"that the Government should appoint a committee of investigation so as to ge_s far as possible at the facts." Whether the rumour of an approachin_overnment committee alarmed the spirits, or whether spirits, like bodies,
tend to multiply in close confinement, there can be no doubt that the spirit_egan to show signs of restlessness, and, escaping in vast numbers, took u_heir residence in the legs of tables. Whatever the motive, the policy wa_uccessful. Crystal balls were expensive; almost everybody owns a table. Thu_hen Mrs. Browning returned to Italy in the winter of 1852 she found that th_pirits had preceded her; the tables of Florence were almost universall_nfected. "From the Legation to the English chemists," she wrote, "people are
'serving tables' … everywhere. When people gather round a table it isn't t_lay whist." No, it was to decipher messages conveyed by the legs of tables.
Thus if asked the age of a child, the table "expresses itself intelligently b_nocking with its legs, responses according to the alphabet." And if a tabl_ould tell you that your own child was four years old, what limit was there t_ts capacity? Spinning tables were advertised in shops. The walls wer_lacarded with advertisements of wonders _"scoperte a Livorno."_ By the yea_854, so rapidly did the movement spread, "four hundred thousand families i_merica had given their names … as actually in enjoyment of spiritua_ntercourse." And from England the news came that Sir Edward Bulwer-Lytton ha_mported "several of the American rapping spirits" to Knebworth, with th_appy result—so little Arthur Russell was informed when he beheld a "strange-
looking old gentleman in a shabby dressing-gown" staring at him a_reakfast—that Sir Edward Bulwer-Lytton believed himsel_nvisible.[](footnotes.xml#footnote_9)
When Mrs. Browning first looked into Lord Stanhope's crystal ball at _uncheon party she saw nothing—except indeed that it was a remarkable sign o_he times. The spirit of the sun indeed told her that she was about to go t_ome; but as she was not about to go to Rome, she contradicted the spirits o_he sun. "But," she added, with truth, "I love the marvellous." She wa_othing if not adventurous. She had gone to Manning Street at the risk of he_ife. She had discovered a world that she had never dreamt of within half a_our's drive from Wimpole Street. Why should there not be another world onl_alf a moment's flight from Florence—a better world, a more beautiful world,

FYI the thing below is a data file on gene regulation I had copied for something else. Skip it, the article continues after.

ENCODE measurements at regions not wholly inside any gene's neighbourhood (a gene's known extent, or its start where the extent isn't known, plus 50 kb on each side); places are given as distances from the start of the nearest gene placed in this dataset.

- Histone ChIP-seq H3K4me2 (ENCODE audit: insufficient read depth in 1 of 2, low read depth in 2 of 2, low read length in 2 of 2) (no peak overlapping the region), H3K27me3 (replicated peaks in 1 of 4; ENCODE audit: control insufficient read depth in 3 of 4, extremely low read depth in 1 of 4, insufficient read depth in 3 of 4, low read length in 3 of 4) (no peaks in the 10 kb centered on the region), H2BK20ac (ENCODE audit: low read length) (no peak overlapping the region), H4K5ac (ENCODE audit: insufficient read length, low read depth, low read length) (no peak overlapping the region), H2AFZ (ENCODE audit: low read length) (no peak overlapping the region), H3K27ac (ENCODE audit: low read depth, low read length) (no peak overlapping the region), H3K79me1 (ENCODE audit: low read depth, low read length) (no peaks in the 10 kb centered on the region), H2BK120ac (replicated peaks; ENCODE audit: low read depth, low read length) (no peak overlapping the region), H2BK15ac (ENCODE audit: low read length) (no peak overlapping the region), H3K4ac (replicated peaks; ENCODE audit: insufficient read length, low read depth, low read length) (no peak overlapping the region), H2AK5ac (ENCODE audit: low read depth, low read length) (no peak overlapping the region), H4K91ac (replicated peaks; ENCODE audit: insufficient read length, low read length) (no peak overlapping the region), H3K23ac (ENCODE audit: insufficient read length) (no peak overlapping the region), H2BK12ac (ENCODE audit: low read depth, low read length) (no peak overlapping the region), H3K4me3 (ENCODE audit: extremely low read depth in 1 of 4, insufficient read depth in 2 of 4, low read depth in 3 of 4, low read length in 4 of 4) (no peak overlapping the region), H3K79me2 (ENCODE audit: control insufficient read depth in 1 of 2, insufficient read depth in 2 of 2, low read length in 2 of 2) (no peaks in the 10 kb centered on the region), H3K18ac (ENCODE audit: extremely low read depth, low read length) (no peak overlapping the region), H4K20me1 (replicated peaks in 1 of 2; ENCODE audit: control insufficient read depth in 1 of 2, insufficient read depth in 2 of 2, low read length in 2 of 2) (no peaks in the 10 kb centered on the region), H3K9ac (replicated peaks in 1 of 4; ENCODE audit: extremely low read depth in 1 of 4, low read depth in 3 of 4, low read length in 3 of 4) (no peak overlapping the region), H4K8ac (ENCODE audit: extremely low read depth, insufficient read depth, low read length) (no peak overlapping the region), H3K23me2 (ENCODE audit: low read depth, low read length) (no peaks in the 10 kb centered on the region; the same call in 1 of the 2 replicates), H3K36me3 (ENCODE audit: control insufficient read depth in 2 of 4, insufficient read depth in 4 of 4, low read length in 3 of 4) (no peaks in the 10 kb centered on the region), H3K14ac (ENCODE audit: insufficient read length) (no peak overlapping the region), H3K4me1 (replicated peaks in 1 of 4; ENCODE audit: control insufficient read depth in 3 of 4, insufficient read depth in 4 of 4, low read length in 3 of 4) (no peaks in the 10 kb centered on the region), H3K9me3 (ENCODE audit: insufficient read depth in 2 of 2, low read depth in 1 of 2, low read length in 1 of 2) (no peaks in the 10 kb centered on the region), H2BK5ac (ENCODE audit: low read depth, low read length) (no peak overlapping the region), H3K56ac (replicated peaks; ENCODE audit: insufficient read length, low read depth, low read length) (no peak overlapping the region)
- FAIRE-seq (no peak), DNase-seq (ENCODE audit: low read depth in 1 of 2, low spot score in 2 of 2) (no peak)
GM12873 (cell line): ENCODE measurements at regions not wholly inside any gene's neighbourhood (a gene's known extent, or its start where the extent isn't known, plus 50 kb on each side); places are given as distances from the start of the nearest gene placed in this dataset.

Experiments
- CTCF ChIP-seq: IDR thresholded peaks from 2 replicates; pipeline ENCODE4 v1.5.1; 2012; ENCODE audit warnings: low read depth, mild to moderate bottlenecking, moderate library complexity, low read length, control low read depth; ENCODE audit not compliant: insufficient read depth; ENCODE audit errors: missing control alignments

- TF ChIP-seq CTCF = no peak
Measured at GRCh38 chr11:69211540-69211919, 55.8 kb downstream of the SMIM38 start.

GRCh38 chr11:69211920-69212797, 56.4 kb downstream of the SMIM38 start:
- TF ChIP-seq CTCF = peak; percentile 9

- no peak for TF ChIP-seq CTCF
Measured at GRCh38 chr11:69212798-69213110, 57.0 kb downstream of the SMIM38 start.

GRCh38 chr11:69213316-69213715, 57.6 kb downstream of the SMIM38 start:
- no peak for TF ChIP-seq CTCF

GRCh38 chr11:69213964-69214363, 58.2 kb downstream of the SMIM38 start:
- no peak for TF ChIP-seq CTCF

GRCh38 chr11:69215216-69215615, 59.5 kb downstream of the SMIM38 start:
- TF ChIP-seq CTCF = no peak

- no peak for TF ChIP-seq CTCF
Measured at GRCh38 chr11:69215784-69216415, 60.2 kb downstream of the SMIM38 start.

where the dead live, trying in vain to reach us? At any rate she would tak_he risk. And so she sat herself down at the table too. And Mr. Lytton, th_rilliant son of an invisible father, came; and Mr. Frederick Tennyson, an_r. Powers and M. Villari—they all sat at the table and then when the tabl_ad done kicking, they sat on drinking tea and eating strawberries and cream,
with "Florence dissolving in the purple of the hills and the stars lookin_n," talking and talking: "… what stories we told, and what miracles we swor_o! Oh, we are believers here, Isa, except Robert… ." Then in burst deaf Mr.
Kirkup with his bleak white beard. He had come round simply to exclaim, "Ther_s a spiritual world—there is a future state. I confess it. I am convinced a_ast." And when Mr. Kirkup, whose creed had always been "the next thing t_theism," was converted merely because, in spite of his deafness, he had heard
"three taps so loud that they made him leap," how could Mrs. Browning keep he_ands off the table? "You know I am rather a visionary and inclined to knoc_ound at all the doors of the present world to try to get out," she wrote. S_he summoned the faithful to Casa Guidi; and there they sat with their hand_n the drawing-room table, trying to get out.
Flush started up in the wildest apprehension. The skirts and the trousers wer_illowing round him; the table was standing on one leg. But whatever th_adies and gentlemen round the table could hear and see, Flush could hear an_ee nothing. True, the table was standing on one leg, but so tables will i_ou lean hard on one side. He had upset tables himself and been well scolde_or it. But now there was Mrs. Browning with her great eyes wide open starin_s if she saw something marvellous outside. Flush rushed to the balcony an_ooked over. Was there another Grand Duke riding by with banners and torches?